Here's an actual example of what attirude looks like from a recent Facebook conversation between two mutual friends. The context of this conversation is that Poor Thing has constant troubles with her insurance company paying her claims. "Ahem Insurance" says she's not covered; employer says she is and every time she has an appointment of any kind, or scans, that litany is repeated and Poor Thing is getting frustrated. She had just experienced another round of this garbage and Good Friend comes to the rescue. As best as I can recall the actual wording went like this:
Good Friend posts on Poor Thing's wall: "I woke up this morning feeling crappy and if a friend wanted me to call an insurance company I would."
And she meant it, too. All Poor Thing had to do was say, "Sic 'em!" It would have been a "have mercy" moment for that insurance company if she had!
(For the record, Poor Thing is so far removed from being a real Poor Thing it isn't funny! She's one of the strongest young women I have the privilege of calling "friend." Just like we have our attirude moments we also have our vulnerable and highly frustrate-able moments).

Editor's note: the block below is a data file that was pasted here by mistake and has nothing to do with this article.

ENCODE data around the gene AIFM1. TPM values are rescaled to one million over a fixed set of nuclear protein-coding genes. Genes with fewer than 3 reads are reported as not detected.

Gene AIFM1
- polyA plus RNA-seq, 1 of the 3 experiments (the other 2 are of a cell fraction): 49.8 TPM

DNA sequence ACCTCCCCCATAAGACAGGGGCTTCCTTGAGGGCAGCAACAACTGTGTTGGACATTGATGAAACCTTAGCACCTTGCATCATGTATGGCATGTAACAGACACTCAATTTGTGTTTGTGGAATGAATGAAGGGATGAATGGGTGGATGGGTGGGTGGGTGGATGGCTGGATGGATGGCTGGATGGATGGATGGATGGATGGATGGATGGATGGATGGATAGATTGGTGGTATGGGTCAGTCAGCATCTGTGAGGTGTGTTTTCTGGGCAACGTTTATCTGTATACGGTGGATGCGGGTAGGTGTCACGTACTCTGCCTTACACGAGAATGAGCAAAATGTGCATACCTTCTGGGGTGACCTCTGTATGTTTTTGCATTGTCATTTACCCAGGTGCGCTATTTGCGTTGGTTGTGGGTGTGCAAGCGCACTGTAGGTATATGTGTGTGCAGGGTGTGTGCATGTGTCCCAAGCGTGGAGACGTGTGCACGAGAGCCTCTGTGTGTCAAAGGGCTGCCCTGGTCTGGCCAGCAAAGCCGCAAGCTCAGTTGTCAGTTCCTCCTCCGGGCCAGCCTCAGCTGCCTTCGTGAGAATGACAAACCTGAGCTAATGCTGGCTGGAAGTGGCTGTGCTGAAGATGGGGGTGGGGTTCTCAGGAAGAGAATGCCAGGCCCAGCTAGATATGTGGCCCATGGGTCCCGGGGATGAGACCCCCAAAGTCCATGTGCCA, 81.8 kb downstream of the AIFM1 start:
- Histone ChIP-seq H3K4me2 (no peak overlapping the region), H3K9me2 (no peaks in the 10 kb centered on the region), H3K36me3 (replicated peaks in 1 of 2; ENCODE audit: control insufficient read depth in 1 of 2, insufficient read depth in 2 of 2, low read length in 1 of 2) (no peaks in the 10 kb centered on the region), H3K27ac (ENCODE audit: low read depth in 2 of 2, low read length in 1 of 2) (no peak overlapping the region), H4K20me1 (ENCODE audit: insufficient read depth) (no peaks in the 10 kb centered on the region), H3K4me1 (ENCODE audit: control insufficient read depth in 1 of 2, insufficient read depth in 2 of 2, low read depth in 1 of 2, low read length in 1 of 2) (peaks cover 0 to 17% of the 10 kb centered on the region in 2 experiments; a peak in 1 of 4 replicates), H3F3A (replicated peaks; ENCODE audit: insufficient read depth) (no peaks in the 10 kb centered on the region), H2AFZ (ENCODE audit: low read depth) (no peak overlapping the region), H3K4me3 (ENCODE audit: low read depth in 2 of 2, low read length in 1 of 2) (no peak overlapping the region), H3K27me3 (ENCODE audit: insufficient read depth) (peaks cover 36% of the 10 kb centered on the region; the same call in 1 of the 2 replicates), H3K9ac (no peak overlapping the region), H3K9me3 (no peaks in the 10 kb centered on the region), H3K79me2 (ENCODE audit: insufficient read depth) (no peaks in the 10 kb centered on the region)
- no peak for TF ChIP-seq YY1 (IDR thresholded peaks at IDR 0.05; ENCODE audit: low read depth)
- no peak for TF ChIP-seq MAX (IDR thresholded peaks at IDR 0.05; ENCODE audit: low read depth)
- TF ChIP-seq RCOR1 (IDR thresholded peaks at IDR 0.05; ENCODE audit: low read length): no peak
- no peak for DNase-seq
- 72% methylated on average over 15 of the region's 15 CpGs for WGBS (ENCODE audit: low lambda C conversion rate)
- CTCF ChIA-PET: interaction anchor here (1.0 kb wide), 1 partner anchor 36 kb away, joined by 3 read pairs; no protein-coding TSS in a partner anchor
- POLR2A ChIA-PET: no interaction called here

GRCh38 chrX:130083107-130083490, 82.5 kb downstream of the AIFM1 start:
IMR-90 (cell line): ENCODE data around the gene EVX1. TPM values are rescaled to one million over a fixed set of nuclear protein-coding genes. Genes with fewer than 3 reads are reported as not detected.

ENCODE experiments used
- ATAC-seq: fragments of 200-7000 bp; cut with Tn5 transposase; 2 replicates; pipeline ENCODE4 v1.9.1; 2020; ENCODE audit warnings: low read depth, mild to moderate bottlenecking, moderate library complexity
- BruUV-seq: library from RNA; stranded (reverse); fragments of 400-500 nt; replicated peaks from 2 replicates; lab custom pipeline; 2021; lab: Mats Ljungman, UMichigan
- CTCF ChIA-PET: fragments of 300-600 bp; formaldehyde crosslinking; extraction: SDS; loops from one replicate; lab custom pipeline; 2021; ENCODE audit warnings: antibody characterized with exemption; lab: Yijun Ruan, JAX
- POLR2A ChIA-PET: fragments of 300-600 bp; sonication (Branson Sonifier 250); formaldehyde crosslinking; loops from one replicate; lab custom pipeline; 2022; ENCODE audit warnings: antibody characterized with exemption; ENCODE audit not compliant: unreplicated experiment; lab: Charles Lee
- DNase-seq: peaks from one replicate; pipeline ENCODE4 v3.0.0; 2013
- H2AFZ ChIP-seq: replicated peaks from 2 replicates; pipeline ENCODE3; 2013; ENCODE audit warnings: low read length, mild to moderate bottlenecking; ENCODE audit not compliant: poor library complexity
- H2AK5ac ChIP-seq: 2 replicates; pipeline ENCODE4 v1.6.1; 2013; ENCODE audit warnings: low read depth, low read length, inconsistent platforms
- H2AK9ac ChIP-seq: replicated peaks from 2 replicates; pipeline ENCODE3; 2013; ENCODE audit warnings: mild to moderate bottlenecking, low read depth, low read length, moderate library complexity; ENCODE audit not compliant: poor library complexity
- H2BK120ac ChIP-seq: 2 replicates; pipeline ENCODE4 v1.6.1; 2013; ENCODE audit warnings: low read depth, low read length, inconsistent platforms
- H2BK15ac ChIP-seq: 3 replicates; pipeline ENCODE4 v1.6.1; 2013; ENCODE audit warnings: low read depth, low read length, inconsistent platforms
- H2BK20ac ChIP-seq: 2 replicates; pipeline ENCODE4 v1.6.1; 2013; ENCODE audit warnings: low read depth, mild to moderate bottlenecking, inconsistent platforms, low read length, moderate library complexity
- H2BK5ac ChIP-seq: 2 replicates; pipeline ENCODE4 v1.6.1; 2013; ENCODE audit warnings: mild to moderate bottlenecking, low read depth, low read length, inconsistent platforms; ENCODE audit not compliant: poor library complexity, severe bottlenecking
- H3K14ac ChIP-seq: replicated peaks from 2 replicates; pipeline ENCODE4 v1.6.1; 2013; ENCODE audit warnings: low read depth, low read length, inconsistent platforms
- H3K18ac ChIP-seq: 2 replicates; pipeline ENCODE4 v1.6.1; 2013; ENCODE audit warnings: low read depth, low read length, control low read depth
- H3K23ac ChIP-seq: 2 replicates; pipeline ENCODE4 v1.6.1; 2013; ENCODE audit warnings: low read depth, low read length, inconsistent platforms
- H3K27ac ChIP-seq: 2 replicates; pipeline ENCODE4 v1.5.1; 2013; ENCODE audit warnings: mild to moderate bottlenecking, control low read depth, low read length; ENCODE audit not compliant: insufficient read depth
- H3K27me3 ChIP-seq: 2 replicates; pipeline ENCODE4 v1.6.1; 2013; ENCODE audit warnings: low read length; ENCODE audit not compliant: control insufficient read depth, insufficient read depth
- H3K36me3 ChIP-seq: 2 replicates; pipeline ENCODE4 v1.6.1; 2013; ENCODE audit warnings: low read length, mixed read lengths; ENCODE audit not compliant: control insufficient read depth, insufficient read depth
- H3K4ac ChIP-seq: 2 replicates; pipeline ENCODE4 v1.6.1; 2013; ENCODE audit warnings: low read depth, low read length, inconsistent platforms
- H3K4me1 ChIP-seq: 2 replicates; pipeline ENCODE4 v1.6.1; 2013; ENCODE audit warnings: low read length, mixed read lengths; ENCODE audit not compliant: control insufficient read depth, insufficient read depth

In the melanoma community we understand this emotion and we've all had our episodes. They are no fun and nothing to laugh at but we may as well laugh as cry. Right? It happens. We have attirude and heaven help the person who crosses us on those days! In case you missed it, I blogged about my own most notable episode. Those of us with attirude have our own self-proclaimed Poster Child.
All we need is a secret handshake and secret password.
What we really need is understanding. Melanoma is a beyond difficult disease to live with and no matter which stage we are at diagnosis, we live with a disease that we know can reach out and bite us at any moment. And often does. It has a well-documented history. What we don't live with in body we live with in mind. It's not uncommon for attirude to rear its head as appointments approach. Or when it's time to get results. Or when it feels like it. Sometimes we know we've got attirude and sometimes it comes out of thin air and surprises us and everyone around us.